Thursday, March 18, 2010

Dealing with guilt


When it came to my pregnancy, nothing went as planned. I feel guilty, but I have to admit that despite praying to get pregnant, I hated it. Hopefully the very act of admitting that will help someone else to realize that it is possible to be overwhelmed with joy and still be miserable. The day I rolled over into my second trimester, I was attacked by debilitating migraines. The first one lasted three straight weeks and involved three trips to the ER and one extremely fantastic neurologist. At 25 weeks, one side of my pelvis decided to sit higher than the other, and I added a weekly trip to the chiropractor to my to do list. At 26 weeks, I was diagnosed with gestational diabetes and had to give up everything I was craving. I made it to 35 weeks without a single stretch mark, and then my belly broke out in angry lines that caused my husband to gasp in, well, I'm not sure what. I was found to be group B strep positive. And then the due date came...and went.


My doctor induced me at 41 weeks. My doctor broke my water 9 hours into the process, which brought on nightmarish contractions. I went from no contractions to less than two minutes apart within 15 minutes. I screamed for an epidural. And then the anesthesiologist hit an awkward spot in my back and I ended up having a bad reaction, so she had to do it again (note: not her fault, actually, as my back is a mess anyhow, and I loved her). I still wasn't dilating. The baby still wasn't dropping. They started pitocin. The baby went into distress, I was put on oxygen. After watching the baby, my doctor checked me again and I was only at 3 centimeters. The baby's heart rate concerned him, so he decided on a c-section. I agreed, since we were 24 hours into the process and going nowhere. They sent Jere off to get ready, and I cried to the anesthesiologist through the whole surgical prep.


The c-section was fantastic. My son came out healthy. I was healthy. But mentally? I wasn't ok. It wasn't because of the surgery. The surgery was easy and quick and gave me a beautiful son. It was GUILT. They gave Jere the baby and then offered to lay him on my chest. I said no. My husband followed our son back to the recovery room while they finished closing me up, and the anesthesiologist patted my forehead while I said over and over, "Is he ok? Did I screw him up? Why didn't I want to touch him? Why doesn't it feel like he belongs to me?" And she answered, "He's fine. He's perfect. You'll want to hold him later and never let him go, I promise."


I made it back to the recovery room, and my family was there passing Sam around. And I still didn't want to hold him. Then the nurse asked if I wanted to breastfeed him, and I said yes, and she cleared everyone from the room according to my wishes. The two nurses helped me try to feed him, but he didn't seem ready. It turns out he never would be. More guilt. I sent him to the nursery the first two nights on the advice of the best nurse in the world. I let everyone else take care of him. I tuned out. I hurt. He wouldn't feed. The first lactation consultant told me I just had to "try harder." I was grateful when another LC came on duty and checked Sam's tongue. He was severly tongue tied and couldn't latch. By then, I had already started letting him supplement with formula and pumping as well.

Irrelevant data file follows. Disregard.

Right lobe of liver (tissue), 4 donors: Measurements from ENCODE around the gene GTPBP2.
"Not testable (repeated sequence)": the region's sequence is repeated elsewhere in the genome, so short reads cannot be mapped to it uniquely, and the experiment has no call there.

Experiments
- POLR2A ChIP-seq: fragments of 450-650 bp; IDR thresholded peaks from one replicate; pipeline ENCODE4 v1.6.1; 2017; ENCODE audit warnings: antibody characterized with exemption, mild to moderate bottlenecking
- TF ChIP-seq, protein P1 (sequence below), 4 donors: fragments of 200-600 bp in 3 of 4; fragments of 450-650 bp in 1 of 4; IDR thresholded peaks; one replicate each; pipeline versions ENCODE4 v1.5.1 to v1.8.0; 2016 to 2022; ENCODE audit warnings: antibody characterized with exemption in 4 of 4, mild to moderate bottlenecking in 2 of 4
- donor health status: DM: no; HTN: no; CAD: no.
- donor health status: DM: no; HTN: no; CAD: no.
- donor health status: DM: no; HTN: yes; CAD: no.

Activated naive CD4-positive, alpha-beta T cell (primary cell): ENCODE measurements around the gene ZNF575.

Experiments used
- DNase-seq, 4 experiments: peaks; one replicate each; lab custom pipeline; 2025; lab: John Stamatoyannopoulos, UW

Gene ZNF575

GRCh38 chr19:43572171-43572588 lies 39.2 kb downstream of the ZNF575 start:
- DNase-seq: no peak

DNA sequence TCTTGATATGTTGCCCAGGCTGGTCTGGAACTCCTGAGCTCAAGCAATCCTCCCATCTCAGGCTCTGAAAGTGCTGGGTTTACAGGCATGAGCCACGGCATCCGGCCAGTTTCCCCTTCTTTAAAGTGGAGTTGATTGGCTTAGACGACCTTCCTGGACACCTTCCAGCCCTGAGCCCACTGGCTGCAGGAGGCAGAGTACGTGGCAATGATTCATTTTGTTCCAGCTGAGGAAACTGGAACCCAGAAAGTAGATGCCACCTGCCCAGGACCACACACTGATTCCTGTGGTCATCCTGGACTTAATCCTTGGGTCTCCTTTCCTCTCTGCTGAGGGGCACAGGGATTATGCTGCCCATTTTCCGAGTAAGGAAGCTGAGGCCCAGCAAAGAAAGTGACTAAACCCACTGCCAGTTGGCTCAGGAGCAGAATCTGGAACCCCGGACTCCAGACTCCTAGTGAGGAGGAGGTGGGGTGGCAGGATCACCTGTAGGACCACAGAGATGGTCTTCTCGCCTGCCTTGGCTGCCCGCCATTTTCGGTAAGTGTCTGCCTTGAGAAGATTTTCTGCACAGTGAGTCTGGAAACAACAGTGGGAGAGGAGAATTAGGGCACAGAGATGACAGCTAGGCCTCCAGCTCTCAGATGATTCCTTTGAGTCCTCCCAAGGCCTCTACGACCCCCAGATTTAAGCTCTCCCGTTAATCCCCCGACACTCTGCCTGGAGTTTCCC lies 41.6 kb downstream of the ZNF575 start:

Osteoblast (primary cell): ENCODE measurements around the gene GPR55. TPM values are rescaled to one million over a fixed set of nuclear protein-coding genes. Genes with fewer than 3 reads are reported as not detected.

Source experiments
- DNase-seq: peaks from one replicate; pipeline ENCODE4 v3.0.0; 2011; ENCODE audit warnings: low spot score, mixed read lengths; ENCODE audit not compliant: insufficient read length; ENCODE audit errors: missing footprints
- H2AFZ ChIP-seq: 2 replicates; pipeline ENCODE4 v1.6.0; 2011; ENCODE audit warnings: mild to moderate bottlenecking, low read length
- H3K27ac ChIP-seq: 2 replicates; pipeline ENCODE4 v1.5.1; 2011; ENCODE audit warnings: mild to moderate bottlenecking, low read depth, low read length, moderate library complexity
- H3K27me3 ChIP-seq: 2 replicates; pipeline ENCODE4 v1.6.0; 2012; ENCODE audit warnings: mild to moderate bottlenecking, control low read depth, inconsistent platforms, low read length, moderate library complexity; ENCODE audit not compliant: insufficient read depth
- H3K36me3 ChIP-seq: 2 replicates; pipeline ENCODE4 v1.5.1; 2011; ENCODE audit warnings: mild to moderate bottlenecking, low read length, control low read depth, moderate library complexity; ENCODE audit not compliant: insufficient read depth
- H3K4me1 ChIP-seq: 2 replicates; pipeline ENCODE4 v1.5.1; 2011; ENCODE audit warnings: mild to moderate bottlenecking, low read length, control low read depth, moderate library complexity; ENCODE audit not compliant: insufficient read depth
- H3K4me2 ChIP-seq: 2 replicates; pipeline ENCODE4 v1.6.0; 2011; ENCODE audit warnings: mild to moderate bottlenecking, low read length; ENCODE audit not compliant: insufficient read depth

Long story short. I ended up staying in the hospital FOREVER. It took three weeks to organize with our insurance to get Sam's tongue fixed. I was exhausted from pumping and feeding (remember, it takes twice as long when you have to feed the baby, get the baby to settle down, and THEN pump...only to have to repeat the process almost immediately after finishing...do you see time for sleep in there?). And by the time they clipped his tongue, his latch was so unbelievably screwed up that feeding him actually caused me to scream and sob. Jerry and I decided Sam had gotten plenty of breastmilk over the last three weeks, and it was time to cut our losses. More guilt.


So the guilt, in list form:

1. I feel guilty about the medications I had to take during my pregnancy to control my migraines. Maybe I should have just dealt with the pain.

2. I feel guilty that I ended up with gestational diabetes. Maybe if I'd controlled my eating, it wouldn't have happened.

3. I feel guilty that I wasn't able to give birth to my son "naturally." Someone once told me I wasn't built to carry children. I will always feel like that is true.

4. I feel guilty that I gave in to an epidural. I thought, at the time, that the screwed up epidural was my punishment, and the resulting spinal headache was a continuation of that punishment. I hear all these stories about women giving birth without drugs, and I don't understand it. Mentally, I will always wonder what would have happened if I had just hung in there with the contractions. Maybe he'd have come out on his own.

5. I feel desperately guilty about not breastfeeding. I'm sick of hearing that I should have worked harder and stuck with it.